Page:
Douglas Morland

Douglas Morland

Douglas Morland is a Glasgow-based artist who, despite having been exhibited extensively in Glasgow and beyond, comes to the Gallery of Modern Art for the first time. Rachel Boyd chats to Douglas about his latest show, The Death of Lady Mondegreen.

How relevant is the theme of communication (or miscommunication) to the concept of Lady Mondegreen -
and in particular, to your featured film Broadcast Rites?

The title of the show The Death of Lady Mondegreen was used as a device, in a sense, to frame the works in the show – I don’t refer directly to the source of the title in the works on display – it’s more about oblique echoes and suggestive connections. The title comes from a 1954 literary essay in which the author coined the term ‘mondegreen’, meaning a mishearing in a song or poem that gives rise to a new meaning. In this case, the line ‘they slayed the Earl of Moray and laid him on the green’ became ‘they slayed the Earl of Moray and Lady Mondegreen’ when she misheard a Scots ballad as a child. The scene of tragedy and loss that she imagined so vividly, as well as the fictitious Lady herself, vanished in an instant upon hearing it years later as it should be heard.

Miscommunication and slippages between mouth and ear, across time or across space, are at the heart of both the film and the other work in the show. Shapes, forms and textures repeat and echo each other throughout the show with shifts of size and orientation. The film features two characters: an older male broadcast continuity announcer and a young slave from ancient Greece (who I discovered from reading Herodotus – regarded as ‘the father of history’ - and his story of a slave whose head was shaved and tattooed with a secret message. His hair was then allowed to grow back before he was sent across the sea to secretly relay the message, apparently the first recorded instance of a hidden message or ‘broadcast’).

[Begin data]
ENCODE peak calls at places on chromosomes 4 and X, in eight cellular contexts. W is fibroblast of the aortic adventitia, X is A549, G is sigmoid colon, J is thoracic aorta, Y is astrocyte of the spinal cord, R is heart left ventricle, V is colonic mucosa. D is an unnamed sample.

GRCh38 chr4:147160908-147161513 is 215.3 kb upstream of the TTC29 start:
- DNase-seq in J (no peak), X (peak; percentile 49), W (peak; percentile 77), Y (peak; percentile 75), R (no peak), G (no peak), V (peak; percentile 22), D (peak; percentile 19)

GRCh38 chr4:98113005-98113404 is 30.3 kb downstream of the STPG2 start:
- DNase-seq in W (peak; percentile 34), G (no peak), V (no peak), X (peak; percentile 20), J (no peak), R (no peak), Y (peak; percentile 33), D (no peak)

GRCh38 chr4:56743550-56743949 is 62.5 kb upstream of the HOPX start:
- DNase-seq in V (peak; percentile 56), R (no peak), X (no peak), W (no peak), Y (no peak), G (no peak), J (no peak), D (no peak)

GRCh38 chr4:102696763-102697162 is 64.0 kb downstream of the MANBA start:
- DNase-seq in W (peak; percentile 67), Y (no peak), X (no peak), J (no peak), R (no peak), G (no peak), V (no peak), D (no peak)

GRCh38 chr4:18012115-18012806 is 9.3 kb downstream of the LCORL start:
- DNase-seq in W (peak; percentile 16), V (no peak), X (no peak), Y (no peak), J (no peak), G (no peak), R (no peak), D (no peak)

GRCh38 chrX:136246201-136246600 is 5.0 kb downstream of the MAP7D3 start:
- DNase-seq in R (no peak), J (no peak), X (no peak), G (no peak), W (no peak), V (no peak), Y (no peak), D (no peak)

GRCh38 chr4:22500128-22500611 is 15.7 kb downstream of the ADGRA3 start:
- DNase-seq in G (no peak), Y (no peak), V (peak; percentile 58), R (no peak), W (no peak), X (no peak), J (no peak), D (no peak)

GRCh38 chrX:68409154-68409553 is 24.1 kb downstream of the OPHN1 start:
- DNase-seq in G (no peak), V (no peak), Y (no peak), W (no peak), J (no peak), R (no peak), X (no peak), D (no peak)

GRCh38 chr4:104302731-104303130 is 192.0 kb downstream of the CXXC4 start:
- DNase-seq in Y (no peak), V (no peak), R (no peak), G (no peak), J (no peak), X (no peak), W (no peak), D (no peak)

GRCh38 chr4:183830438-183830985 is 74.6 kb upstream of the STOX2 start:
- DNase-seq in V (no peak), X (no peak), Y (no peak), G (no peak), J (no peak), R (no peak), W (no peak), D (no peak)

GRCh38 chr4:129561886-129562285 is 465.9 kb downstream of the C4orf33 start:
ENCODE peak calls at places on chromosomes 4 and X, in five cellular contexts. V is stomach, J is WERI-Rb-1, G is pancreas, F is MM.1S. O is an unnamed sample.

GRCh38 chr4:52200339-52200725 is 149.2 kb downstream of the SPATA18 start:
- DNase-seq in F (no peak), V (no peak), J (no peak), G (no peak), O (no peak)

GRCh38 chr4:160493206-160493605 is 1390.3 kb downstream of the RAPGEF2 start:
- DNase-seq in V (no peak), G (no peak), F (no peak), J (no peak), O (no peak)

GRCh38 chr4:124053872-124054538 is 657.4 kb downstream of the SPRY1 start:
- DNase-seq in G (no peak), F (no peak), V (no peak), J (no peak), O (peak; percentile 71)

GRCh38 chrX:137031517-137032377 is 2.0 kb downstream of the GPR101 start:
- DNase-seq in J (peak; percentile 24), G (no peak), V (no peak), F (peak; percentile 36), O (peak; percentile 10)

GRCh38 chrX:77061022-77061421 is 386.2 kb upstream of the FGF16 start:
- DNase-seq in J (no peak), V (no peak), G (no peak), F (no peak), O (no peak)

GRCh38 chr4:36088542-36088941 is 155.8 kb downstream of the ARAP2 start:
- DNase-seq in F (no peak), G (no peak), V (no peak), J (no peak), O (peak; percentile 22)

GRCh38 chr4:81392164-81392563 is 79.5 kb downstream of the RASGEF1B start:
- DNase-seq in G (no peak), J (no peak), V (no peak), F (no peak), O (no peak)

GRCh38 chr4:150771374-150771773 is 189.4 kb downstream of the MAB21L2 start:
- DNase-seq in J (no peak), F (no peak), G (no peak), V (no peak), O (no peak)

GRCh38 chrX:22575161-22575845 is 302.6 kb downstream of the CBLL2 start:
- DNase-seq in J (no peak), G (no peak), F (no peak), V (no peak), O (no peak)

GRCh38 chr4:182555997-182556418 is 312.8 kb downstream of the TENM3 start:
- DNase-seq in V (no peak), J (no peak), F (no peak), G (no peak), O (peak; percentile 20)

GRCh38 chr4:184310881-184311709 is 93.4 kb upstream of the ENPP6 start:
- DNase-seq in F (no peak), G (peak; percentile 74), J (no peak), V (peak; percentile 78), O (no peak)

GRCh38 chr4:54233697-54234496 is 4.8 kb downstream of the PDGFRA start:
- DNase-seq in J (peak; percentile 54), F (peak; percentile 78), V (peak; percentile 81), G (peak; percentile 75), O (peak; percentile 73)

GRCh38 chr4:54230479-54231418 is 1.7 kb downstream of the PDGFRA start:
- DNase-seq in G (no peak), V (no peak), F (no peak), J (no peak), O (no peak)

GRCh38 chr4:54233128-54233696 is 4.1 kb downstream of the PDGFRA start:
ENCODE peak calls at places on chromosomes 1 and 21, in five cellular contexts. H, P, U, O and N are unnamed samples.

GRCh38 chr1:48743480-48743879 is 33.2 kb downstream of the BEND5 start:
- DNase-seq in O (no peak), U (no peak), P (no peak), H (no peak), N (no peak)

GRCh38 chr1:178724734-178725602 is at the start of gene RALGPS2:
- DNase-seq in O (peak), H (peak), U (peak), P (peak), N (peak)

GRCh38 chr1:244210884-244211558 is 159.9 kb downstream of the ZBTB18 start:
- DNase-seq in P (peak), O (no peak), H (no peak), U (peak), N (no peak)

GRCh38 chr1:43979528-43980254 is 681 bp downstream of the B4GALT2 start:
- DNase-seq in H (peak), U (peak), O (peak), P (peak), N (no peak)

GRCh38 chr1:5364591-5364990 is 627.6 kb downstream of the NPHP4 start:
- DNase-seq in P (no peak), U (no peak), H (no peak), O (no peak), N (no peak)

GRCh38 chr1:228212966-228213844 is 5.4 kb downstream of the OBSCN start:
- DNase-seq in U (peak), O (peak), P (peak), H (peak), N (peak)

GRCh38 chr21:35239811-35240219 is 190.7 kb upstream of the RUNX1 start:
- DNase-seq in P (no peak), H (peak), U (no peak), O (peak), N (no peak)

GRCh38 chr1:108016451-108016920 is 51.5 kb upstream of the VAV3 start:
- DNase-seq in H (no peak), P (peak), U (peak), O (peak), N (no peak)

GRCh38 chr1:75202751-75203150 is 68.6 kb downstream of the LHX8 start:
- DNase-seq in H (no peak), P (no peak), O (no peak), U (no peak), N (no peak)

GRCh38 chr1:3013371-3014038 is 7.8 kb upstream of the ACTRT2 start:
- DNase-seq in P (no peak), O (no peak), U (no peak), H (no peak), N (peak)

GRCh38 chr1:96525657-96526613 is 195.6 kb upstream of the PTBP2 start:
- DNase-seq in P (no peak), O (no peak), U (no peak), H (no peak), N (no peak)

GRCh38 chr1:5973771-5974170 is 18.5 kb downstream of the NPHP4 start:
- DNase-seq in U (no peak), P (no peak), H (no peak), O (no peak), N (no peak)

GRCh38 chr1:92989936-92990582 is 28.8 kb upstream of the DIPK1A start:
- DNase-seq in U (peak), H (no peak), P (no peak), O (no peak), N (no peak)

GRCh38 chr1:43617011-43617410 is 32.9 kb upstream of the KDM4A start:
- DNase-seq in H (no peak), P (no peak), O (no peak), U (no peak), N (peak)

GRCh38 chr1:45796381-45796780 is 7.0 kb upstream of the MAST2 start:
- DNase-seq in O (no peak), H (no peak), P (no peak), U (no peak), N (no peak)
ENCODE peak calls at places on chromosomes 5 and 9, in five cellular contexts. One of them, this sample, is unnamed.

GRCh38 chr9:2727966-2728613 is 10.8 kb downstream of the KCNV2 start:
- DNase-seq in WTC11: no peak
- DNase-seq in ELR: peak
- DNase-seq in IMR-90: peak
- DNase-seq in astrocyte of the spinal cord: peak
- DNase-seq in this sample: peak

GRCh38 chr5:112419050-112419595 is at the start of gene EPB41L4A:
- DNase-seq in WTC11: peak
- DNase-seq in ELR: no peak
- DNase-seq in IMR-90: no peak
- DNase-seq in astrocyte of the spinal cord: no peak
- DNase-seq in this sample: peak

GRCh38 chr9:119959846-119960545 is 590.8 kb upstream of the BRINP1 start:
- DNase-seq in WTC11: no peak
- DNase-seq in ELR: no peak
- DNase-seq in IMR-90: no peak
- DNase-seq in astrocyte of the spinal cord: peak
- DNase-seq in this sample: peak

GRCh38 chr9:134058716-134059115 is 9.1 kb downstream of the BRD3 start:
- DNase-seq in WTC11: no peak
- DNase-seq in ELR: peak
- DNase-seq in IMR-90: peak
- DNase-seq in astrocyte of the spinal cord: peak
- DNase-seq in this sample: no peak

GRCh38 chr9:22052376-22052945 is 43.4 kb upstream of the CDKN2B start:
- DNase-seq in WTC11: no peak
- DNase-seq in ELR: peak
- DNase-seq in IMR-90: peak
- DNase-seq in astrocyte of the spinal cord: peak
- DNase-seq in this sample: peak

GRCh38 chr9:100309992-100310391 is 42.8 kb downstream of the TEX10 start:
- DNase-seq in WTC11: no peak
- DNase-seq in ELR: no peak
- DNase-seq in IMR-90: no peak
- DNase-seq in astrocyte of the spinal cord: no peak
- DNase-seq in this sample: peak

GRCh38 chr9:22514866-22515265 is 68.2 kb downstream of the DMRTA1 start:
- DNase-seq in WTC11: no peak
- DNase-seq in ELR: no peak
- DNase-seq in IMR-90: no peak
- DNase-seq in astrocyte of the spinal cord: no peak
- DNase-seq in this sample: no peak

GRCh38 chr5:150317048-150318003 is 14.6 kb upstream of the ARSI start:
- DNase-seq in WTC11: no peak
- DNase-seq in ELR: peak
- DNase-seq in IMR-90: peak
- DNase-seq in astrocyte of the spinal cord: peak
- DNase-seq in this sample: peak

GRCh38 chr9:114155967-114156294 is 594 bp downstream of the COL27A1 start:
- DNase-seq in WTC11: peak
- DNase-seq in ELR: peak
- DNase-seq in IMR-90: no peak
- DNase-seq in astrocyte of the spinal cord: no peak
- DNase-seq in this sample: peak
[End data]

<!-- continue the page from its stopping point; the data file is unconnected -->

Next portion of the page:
What appealed to me was the idea of these two ‘broadcasters’, millennia apart, occupying the same time frame and physical space. Both in some way represent the physical ‘fact’ of information and its means of communication - the older man with his stutters and apologies, and the close-cropped, almost forensic shots of his mouth or tapping fingers, and the young and virile slave and the emphasis upon the visceral act of his hair being cut. The broadcaster is constantly apologising for ‘the break’, and the film is composed of very short, fragmentary scenes. The emphasis on ‘cuts’, breaks and disjunctures was very much my conscious intention. On an obvious level, it’s flagging up the ‘cut’ as the principal cinematic device which lies at the root of moving image language. 

The Death of Lady Mondegreen includes a three-part series, Slow Reveal, in which ink-dipped voile creates a transparent, almost ominous overlay.

I've noticed the materials you create work with can often be described as 'perfect' or 'delicate'. Why do you choose to create abruptions (through tainting, staining, folding or creasing) within the fabric?